Sullivan: Stop The QB Drama And Enjoy The Ride

Some of the thoughts that run through an oversized, bald head:

  • We absolutely adore drama. Be it movies, soap operas, reality television, tabloid journalism, politics, sports or relationships, drama sells. Drama is what seems to fuel us as a society whether we want to admit it or not. We've seen it the last couple months with the quarterback situation.

Instead of being wildly delirious with this out-of-nowhere start to the season, the majority of the talk has been about Dak Prescott and Tony Romo. I'm to blame myself, having written several columns on the topic. Who cares who the quarterback is or isn't, the team is winning, enjoy. It's one of those fake stresses, like this person at work doesn't like me, or my kid isn't playing more because the coach doesn't like his red hair, all that. Who cares? Do your job, work harder, stop complaining.

  • Seriously, what's the issue either way? The Cowboys have a top-notch starting quarterback and an absurdly overqualified backup. It's the perfect scenario, every NFL team's dream. Instead, we've made it into a contest, filled with drama. Have to pick a side.

And in this mindset, every moment in time is absolute. As in, Dak Prescott has been named the starter and Tony Romo is finished. Romo will never, ever again play for the Cowboys, bedtime, this is so sad how it all played out. Whoa there, slow down.

  • Since the start of the 2014 season, as in not that long ago, only eight quarterbacks haven't missed a start, or 25 percent. The other 24 teams have started at least two, and I believe the Browns have started 87, this despite just playing 42 games over that stretch.
  • Let's take the Cowboys, going back to 1980, so the last 26 seasons, not including this one. In only 11 of them, the starting quarterback took the snaps all 16 games. Pretty sure Rowdy was the backup the last few weeks just last season. Injuries happen, concussions happen. Obviously no one wants this for Prescott, just saying that there's probably, statistically-speaking, about a 50 percent chance that Romo has to come in and take some snaps at some point this season, be it regular season or playoffs.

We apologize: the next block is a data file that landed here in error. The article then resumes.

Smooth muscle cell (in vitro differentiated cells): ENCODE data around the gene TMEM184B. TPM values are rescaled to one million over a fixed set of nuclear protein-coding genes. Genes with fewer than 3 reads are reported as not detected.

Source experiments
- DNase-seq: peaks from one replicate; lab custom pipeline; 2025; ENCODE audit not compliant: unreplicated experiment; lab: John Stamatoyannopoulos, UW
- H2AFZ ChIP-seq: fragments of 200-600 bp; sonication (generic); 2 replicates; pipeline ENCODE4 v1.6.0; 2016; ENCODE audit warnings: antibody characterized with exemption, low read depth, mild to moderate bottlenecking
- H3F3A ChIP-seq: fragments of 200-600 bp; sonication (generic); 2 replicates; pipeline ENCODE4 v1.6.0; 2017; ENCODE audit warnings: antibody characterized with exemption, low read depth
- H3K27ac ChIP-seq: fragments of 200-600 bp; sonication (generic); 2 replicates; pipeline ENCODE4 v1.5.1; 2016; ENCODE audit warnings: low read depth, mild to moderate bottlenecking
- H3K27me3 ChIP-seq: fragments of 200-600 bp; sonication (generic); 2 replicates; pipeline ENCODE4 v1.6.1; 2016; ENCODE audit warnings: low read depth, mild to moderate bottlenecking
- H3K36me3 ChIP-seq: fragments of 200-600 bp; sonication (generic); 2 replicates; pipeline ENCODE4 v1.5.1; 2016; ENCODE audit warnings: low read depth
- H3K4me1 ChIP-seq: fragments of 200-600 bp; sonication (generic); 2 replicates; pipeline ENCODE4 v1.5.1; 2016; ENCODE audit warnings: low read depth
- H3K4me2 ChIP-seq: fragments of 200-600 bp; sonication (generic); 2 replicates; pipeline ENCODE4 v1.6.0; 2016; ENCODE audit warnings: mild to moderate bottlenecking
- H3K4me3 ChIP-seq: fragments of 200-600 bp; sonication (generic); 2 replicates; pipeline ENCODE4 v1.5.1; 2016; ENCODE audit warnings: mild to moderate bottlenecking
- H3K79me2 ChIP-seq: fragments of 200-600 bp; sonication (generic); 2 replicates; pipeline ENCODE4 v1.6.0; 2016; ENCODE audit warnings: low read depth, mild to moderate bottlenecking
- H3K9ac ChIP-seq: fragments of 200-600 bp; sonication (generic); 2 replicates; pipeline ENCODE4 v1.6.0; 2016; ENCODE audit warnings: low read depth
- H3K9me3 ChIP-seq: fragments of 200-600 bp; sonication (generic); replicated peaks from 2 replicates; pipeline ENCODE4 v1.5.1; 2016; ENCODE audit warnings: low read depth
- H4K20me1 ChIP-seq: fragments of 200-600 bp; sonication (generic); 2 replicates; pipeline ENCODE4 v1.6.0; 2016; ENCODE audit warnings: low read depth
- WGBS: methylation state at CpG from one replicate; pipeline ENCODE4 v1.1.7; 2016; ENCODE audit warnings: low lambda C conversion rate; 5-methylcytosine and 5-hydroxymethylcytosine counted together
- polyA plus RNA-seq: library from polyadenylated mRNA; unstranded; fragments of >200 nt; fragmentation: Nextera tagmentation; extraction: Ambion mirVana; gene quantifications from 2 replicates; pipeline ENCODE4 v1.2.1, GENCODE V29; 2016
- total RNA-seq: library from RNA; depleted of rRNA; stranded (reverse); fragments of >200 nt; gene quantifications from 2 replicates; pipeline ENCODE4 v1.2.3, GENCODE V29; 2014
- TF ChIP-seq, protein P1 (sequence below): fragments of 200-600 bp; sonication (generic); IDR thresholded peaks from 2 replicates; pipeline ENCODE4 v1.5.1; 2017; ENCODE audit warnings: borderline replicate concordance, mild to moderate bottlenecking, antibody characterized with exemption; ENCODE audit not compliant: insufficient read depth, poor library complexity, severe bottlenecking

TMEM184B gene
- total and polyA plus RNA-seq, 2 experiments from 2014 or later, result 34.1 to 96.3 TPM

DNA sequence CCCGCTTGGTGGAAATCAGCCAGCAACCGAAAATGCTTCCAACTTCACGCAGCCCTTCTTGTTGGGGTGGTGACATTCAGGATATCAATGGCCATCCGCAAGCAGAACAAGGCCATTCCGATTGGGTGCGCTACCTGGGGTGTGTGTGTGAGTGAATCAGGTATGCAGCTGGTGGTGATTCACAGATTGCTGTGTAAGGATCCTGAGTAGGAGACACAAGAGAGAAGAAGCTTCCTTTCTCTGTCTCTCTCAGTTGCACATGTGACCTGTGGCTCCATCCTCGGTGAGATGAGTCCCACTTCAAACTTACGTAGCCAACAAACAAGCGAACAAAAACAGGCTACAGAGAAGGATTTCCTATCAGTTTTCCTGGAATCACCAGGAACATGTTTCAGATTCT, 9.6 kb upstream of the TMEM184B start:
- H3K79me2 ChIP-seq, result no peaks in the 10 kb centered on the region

• Sure most non-Patriot fans forget this, but in that famous 2001 campaign in which this all played out similar, with Tom Brady taking Drew Bledsoe's job, the latter entered the AFC Championship Game in the second quarter at Pittsburgh after Brady twisted his ankle. With Bledsoe at the helm, he threw a touchdown pass shortly before halftime and the Pats won the game, 24-17. Brady was then healthy enough to start the Super Bowl.
  • That was one of the more impressive, stunning speeches I've ever heard. No one was expecting that, like no one. Also, Romo wrote it. Lot of folks assumed he had help from the team or whoever else, but by all accounts, Romo wrote every single word. And as the jokes have been going around the last few days, he's a better writer than many of us doing it for a living. Some big-point Scrabble words, too, highlighted by meritocracy.
  • Everyone assumes I love playing Scrabble and Words With Friends. I detest both. Played the latter like twice and wanted to throw my phone into an inferno.
  • Did a book signing with Charles Haley earlier this week for his new autobiography that we collaborated on, Fear No Evil: Tackling Quarterbacks and Demons on My Way to the Hall of Fame, and a guy showed up with a T-shirt that read: When The Boogeyman Goes To Sleep He Checks The Closet For Charles Haley.